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Knights of the Vine RUSSIA


Text Linda Lippner

Celebrating Halloween isn’t widespread in Moscow yet. So expats who want to get ghoulish for the holiday usually have their own parties at home or visit a few watering holes that promote Halloween partying in the city.

Where I come from, Halloween is celebrated in a big way and there are even special Halloween tours and parties in cemeteries. In Mexico, the Day of the Dead is observed in cemeteries, where the lives of departed family members and ancestors are celebrated. In Los Angeles, the Hollywood Forever Cemetery conducts weird but wonderful Hollywood Halloween celebrations with nighttime walks along candlelit pathways in the “Cemetery to the Stars.” This is where the likes of Rudolph Valentino, Cecil B. DeMille, and Douglas Fairbanks are permanently enshrined, making the destination a must-see for tourists.

And Moscow for cemetery visits? A goldmine!

There’s the grand Donskoi Monastery, where pre-revolutionary celebrities share the earth with giant, ancient trees, winding paths, and several large and stylish mausoleums or chapels scattered about the territory. My favorite graves are from the earliest part of the 18th century, when grinning skulls and crossbones were fashionable tombstone decoration. The strange animal feet holding the stone sarcophagi off the moldy ground give a finishing touch of splendor.

But if you have only one cemetery to visit, then Novodevichy Monastery and its adjacent Cemetery of Soviet Celebrities is the place. (Not that they call it that, but oft entimes there are vendors at the entrance selling maps with all the celebrities’ resting places neatly noted.) You can tell the place has seen better days, but recently there have been some improvements in the cemetery’s upkeep, and any Moscow tour guide will gladly show you around the famous graves within.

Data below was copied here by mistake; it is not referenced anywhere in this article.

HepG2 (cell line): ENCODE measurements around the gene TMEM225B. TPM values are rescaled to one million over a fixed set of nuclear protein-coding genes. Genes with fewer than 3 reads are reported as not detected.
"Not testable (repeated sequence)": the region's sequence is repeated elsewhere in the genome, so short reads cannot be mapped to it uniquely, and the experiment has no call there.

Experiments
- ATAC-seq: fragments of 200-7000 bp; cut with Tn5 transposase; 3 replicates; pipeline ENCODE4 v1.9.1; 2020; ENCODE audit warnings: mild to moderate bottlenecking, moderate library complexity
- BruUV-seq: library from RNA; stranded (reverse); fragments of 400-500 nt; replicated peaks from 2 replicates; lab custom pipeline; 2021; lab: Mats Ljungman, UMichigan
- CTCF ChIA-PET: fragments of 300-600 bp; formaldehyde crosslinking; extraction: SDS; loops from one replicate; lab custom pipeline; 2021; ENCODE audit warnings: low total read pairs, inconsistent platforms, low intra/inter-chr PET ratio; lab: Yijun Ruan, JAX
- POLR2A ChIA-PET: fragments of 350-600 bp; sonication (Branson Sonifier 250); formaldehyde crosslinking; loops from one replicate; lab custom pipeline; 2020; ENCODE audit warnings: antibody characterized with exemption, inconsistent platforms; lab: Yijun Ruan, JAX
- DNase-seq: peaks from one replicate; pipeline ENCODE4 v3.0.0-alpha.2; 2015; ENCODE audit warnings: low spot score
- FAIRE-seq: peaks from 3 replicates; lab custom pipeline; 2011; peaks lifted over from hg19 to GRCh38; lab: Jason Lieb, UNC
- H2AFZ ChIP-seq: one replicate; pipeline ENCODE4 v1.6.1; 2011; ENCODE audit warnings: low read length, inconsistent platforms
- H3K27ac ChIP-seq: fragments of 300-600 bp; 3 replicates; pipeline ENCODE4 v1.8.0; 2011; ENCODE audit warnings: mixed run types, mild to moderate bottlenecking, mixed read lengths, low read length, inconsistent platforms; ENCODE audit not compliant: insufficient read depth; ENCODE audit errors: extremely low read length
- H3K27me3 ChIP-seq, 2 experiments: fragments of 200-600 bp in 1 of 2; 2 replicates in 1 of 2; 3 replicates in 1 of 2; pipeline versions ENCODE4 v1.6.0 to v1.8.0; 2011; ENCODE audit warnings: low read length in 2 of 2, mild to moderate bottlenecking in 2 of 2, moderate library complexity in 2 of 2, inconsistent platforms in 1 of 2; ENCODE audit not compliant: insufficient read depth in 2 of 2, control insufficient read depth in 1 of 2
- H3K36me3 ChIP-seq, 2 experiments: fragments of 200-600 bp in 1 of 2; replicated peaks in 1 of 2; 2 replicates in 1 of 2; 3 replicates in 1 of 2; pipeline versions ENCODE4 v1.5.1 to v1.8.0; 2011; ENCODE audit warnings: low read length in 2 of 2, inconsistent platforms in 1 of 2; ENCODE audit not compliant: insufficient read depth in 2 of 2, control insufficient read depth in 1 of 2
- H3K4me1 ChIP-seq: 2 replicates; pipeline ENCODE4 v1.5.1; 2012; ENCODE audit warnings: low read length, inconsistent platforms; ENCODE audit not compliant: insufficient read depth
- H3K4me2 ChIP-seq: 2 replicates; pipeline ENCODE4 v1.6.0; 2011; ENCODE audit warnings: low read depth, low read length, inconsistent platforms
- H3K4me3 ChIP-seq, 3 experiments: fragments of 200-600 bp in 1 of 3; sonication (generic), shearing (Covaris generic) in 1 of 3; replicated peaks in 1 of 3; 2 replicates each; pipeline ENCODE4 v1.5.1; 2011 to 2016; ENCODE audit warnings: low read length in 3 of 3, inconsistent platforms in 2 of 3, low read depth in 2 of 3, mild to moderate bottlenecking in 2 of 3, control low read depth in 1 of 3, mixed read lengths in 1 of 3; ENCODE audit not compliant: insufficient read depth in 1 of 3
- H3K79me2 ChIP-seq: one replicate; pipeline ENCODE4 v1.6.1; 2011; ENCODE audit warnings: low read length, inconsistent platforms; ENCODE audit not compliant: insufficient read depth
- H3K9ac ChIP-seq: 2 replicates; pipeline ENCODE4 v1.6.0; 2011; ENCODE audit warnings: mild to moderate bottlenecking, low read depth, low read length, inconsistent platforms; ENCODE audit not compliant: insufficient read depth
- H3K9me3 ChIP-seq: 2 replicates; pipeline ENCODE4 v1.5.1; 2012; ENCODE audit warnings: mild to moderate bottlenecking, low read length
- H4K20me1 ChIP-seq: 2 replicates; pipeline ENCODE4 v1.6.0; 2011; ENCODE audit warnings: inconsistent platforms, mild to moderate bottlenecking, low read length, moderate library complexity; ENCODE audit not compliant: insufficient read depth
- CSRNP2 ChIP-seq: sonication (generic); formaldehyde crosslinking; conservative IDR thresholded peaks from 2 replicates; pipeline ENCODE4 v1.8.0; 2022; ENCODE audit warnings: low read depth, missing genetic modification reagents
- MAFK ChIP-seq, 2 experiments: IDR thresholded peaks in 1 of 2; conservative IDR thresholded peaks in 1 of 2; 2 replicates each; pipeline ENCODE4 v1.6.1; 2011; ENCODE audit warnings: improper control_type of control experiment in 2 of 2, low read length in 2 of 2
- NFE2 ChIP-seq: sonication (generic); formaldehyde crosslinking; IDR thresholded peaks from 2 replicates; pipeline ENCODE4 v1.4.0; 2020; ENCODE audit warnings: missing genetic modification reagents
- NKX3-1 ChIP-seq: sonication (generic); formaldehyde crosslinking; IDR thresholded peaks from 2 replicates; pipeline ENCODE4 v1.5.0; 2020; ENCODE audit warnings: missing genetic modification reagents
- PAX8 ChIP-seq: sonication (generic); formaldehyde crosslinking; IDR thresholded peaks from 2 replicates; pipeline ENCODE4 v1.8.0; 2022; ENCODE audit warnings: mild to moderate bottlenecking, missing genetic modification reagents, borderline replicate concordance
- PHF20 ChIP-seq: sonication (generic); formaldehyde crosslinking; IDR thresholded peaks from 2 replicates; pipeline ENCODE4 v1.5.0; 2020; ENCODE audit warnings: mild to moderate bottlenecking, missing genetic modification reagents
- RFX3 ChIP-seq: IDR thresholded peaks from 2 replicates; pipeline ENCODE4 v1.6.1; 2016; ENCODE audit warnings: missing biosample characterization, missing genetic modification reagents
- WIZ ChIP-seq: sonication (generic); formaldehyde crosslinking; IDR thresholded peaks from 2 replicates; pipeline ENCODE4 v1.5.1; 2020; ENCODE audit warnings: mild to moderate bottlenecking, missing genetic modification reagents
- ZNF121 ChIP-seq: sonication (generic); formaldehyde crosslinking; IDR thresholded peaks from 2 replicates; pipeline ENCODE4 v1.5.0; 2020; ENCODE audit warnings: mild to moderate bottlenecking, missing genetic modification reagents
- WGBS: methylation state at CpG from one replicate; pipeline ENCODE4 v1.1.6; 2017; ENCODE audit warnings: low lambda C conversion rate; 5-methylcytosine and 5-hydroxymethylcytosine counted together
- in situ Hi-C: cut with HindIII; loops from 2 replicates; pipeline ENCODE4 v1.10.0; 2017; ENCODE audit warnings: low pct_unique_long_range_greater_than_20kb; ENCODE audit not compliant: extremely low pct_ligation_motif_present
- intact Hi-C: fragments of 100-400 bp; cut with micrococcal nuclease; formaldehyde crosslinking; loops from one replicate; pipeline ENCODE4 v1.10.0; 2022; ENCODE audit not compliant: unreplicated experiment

It reeks of Soviet tombstone extravagance. Sculptures of giant heads on pedestals, statues of men and women looking heroic. A lucite cube enclosing a giant rose. A rocket scientist gets a rocket on a launch pad for his gravesite; a bullet inventor has a piece of metal with bullet holes in it sitting atop his final resting place. Khrushchev is buried here, as is the great Soviet ballerina Galina Ulanova, her grave marked by a statue of her. And now there is Yeltsin with a large undulating stone-and-tile flag of the Russian Federation that literally flows onto the pathway.

My personal favorite is in the old section of the cemetery. There sits a smallish stained glass-and-lead structure that looks like a large phone booth with a tombstone placed inside, slightly off - center. A perfect little “house of the dead,” glassed in to create a cozy refuge in the (frequent) event of inclement weather in Moscow.

These are glorious places to visit — or spend eternity.

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